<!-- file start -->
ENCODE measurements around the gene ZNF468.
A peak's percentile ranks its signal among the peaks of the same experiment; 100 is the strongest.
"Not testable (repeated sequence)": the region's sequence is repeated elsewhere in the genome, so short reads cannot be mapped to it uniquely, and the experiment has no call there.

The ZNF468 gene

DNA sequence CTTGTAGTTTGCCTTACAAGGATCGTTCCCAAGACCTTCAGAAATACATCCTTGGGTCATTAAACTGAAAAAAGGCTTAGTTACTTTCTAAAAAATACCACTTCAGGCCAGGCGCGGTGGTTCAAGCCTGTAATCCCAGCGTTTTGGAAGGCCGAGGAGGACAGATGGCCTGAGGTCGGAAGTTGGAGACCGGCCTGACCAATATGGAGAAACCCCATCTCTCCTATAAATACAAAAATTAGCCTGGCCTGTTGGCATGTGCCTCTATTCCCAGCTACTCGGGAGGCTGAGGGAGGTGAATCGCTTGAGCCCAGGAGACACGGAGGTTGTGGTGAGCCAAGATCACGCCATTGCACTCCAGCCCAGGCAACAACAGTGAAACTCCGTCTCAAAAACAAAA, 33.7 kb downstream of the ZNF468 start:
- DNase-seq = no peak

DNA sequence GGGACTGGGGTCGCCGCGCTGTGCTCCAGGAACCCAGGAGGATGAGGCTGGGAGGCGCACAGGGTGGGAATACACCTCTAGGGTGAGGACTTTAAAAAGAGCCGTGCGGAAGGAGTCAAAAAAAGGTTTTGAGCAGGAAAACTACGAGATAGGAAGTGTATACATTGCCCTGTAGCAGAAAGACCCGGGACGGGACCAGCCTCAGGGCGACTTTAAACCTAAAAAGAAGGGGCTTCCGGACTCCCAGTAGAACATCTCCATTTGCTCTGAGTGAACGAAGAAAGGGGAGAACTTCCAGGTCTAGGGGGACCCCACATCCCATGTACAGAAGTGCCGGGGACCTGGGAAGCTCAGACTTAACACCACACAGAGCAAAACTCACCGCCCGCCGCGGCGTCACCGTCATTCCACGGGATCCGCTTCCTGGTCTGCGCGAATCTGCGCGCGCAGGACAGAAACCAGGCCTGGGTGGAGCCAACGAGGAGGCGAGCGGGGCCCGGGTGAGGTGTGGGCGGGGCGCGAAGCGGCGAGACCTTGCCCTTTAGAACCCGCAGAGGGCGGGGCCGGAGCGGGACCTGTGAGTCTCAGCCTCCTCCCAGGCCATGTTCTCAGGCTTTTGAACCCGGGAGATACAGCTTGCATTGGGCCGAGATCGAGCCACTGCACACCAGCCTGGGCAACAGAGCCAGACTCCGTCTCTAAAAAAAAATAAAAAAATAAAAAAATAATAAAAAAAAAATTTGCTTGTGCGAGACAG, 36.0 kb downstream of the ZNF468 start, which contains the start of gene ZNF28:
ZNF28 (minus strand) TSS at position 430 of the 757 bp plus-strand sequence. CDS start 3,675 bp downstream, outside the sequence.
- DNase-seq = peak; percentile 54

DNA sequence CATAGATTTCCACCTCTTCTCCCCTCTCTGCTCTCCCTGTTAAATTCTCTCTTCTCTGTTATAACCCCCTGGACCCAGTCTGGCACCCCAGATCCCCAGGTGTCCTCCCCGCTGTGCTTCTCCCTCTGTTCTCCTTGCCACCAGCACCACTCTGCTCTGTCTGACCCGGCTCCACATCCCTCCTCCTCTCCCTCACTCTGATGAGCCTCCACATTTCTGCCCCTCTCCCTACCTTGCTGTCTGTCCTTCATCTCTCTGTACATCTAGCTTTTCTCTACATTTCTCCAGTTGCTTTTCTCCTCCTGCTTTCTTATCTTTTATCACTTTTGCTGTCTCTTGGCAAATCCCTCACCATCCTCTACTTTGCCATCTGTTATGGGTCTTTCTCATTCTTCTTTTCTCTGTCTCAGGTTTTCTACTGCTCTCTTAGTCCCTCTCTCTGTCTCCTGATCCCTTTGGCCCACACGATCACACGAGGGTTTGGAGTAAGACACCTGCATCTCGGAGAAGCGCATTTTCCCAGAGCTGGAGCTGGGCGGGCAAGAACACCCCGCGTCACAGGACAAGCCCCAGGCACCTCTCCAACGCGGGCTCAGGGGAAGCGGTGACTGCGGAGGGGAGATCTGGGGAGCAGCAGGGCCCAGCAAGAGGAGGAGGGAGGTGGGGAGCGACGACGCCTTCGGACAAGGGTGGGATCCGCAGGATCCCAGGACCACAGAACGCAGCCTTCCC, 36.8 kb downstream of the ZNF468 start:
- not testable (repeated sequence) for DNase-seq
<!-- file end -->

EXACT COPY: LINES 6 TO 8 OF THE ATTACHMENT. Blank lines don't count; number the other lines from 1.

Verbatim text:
- DNase-seq = no peak

DNA sequence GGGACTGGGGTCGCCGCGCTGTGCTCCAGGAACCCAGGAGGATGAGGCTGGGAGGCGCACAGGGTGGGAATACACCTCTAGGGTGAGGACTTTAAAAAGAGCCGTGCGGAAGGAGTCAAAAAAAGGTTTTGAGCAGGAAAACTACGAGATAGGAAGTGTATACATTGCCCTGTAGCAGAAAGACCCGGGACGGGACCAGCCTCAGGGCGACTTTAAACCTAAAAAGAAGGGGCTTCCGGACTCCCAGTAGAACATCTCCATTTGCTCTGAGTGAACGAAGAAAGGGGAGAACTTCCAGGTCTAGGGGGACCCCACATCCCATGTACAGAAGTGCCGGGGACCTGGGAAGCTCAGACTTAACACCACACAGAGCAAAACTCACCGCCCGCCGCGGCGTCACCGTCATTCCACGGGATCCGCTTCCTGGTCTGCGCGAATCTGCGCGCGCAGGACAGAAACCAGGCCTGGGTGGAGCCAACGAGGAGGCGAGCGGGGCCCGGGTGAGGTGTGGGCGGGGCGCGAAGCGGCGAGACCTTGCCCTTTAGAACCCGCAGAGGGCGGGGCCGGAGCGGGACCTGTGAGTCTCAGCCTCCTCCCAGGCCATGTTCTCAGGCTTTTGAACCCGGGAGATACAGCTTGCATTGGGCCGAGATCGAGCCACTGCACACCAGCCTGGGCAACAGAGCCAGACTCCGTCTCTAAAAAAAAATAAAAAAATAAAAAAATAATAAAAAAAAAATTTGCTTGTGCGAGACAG, 36.0 kb downstream of the ZNF468 start, which contains the start of gene ZNF28:
ZNF28 (minus strand) TSS at position 430 of the 757 bp plus-strand sequence. CDS start 3,675 bp downstream, outside the sequence.